But as the Al Fresco Dining Program becomes permanent, there are new fees and specifications businesses must adhere to, making it challenging for some to keep the structures they have already built.
"We're having some difficulties with that right now because they're asking us to change some things that we've already done," said Jason Poole, co-owner of Midtown Spirits, which has a popular patio out front.
When Al Fresco Dining first began during the pandemic, there were no fees associated with the temporary program. Poole said they only had to pay an "encroachment fee."
Under the permanent program, restaurants will be charged a monthly fee depending on the location and size of their outdoor dining space. The city says a patio under 200 square feet that takes up a parking space on the street would be $250 per month. Whereas, a set-up with only two tables and chairs would be $25 per month.
Business owners will also have make sure their patios meet ADA requirements and are compliant with city code. The specifications are making tough for businesses to keep their existing patio structures.
Poole said the city has asked them to change the dimensions of their structure, that they put tens of thousands of dollars into building during the pandemic, but he is hoping they can come to an agreement.
"We're hoping to be able to keep that, work with them and make it a safe great space for the city," said Poole.
The temporary program was extended through June 30 to give restaurants the time to transition and build up their patios.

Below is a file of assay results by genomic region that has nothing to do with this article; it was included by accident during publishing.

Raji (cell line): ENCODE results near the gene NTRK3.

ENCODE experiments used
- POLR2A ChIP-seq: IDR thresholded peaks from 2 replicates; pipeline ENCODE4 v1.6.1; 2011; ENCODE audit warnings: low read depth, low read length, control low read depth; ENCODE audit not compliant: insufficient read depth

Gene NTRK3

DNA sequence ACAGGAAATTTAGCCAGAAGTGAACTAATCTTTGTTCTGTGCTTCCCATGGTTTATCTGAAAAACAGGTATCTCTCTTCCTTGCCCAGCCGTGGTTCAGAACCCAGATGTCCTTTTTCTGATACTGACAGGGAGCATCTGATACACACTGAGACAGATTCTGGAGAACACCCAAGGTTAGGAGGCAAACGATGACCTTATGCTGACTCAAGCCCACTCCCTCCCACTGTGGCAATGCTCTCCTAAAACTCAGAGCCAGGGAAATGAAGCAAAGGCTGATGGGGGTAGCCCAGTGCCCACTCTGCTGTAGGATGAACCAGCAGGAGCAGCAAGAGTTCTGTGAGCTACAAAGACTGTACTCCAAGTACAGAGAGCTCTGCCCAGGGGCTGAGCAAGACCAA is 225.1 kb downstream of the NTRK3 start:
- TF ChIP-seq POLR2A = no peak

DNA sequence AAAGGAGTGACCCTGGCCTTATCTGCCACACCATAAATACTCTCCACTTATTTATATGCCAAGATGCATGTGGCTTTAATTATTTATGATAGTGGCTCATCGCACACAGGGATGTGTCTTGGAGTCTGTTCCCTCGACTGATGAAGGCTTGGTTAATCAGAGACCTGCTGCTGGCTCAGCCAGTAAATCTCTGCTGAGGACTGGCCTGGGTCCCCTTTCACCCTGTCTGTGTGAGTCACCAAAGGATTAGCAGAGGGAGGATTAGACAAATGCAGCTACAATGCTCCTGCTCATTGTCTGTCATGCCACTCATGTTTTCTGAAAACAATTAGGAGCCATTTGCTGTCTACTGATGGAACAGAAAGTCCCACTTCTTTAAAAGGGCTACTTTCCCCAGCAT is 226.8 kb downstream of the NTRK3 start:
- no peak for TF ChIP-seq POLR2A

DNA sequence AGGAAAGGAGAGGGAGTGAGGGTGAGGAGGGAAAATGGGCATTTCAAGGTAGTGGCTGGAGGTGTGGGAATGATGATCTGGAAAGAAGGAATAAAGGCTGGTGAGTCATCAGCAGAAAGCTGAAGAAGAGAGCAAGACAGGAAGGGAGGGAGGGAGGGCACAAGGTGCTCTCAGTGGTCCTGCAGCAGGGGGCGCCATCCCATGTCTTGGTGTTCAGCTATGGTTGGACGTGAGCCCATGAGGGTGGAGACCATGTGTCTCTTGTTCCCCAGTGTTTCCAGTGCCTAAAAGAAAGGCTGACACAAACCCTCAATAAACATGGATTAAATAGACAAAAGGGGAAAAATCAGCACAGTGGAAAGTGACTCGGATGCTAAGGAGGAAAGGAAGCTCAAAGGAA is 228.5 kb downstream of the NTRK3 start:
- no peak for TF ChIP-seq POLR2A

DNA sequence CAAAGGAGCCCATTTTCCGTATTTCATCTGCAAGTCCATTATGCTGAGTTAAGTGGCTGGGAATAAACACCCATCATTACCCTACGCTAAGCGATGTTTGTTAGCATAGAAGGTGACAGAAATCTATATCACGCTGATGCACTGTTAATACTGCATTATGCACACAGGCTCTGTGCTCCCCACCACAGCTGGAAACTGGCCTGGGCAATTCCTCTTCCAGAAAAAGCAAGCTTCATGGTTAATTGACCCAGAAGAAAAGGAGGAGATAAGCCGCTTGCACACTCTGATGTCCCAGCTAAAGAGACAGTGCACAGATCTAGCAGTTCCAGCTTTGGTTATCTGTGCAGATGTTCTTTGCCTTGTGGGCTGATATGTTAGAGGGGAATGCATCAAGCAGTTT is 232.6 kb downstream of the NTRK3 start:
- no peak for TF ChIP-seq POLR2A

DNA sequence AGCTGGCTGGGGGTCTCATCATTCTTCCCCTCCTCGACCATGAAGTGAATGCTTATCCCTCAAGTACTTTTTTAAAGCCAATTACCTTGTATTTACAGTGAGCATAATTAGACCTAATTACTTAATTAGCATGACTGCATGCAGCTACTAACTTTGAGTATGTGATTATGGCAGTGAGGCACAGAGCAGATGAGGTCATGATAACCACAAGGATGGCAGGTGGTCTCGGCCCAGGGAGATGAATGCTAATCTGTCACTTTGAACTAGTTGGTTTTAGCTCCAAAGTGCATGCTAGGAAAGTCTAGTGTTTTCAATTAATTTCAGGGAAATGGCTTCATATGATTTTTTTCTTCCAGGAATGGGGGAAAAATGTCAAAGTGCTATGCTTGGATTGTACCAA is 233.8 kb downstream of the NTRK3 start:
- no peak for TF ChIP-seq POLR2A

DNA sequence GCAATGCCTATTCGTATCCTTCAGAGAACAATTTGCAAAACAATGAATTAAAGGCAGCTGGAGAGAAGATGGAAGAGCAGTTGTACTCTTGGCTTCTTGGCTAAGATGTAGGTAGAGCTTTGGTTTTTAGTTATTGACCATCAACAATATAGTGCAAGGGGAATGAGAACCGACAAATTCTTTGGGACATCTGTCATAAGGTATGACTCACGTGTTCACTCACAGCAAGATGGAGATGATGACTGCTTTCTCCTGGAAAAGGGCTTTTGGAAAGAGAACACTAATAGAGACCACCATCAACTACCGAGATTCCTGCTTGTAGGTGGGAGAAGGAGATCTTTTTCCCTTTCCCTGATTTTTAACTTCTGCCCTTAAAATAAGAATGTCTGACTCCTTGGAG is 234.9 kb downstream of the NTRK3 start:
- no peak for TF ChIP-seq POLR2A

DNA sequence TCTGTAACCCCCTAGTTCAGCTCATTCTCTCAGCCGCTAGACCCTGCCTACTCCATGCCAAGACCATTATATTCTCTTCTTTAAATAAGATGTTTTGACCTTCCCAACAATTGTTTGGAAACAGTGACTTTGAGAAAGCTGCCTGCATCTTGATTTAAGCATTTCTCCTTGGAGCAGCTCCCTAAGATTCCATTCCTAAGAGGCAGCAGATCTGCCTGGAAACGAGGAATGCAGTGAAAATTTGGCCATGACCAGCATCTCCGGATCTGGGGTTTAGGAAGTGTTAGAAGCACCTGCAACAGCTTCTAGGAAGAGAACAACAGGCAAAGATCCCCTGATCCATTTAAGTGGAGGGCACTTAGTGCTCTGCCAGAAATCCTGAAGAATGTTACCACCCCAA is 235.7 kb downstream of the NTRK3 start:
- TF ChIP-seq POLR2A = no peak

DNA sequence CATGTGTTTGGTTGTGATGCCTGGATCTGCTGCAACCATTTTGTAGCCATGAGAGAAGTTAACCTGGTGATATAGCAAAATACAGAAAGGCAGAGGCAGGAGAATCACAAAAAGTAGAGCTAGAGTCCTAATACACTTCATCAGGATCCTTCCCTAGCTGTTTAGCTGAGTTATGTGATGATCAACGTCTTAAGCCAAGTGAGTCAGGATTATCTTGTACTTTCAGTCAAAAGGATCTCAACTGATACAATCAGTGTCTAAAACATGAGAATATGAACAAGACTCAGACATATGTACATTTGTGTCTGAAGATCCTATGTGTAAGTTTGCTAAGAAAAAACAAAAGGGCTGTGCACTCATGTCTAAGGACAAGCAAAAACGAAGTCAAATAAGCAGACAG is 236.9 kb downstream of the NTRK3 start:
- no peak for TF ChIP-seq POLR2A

The city says 31 businesses have submitted applications to participate in the permanent program.
The Rind, a restaurant on L Street, has decided to close their patio at the end of this month. Owner Sara Arbabian said the costs just didn't add up. She says they already put $30,000 into building the structure and would need to put in thousands more to bring it up to code.
"All in all, we're looking at tens of thousands of dollars that we would need to spend to maintain the structure and then of course permitting and monthly fees so it is an expensive endeavor," she said.
Instead, The Rind will focus on revamping the other outdoor seating space next to the restaurant, according to Arbabian.
In a statement, Gabby Miller with the City of Sacramento said, "the program is designed to offer businesses a range of options to decide how they would like to add permanent outdoor dining in the public right-of-way. The Al Fresco Dining Program fees will provide funding for staff time to administer the Al Fresco Dining Program."
She also says the city "supports and encourages" Sacramento businesses interested in the program to browse through designs to get estimated costs of the project on its proposed sight.
The city has a grant program that provides financial assistance of up to $20,000 to restaurant owners for construction of Al Fresco dining patios. The program runs through June 30.
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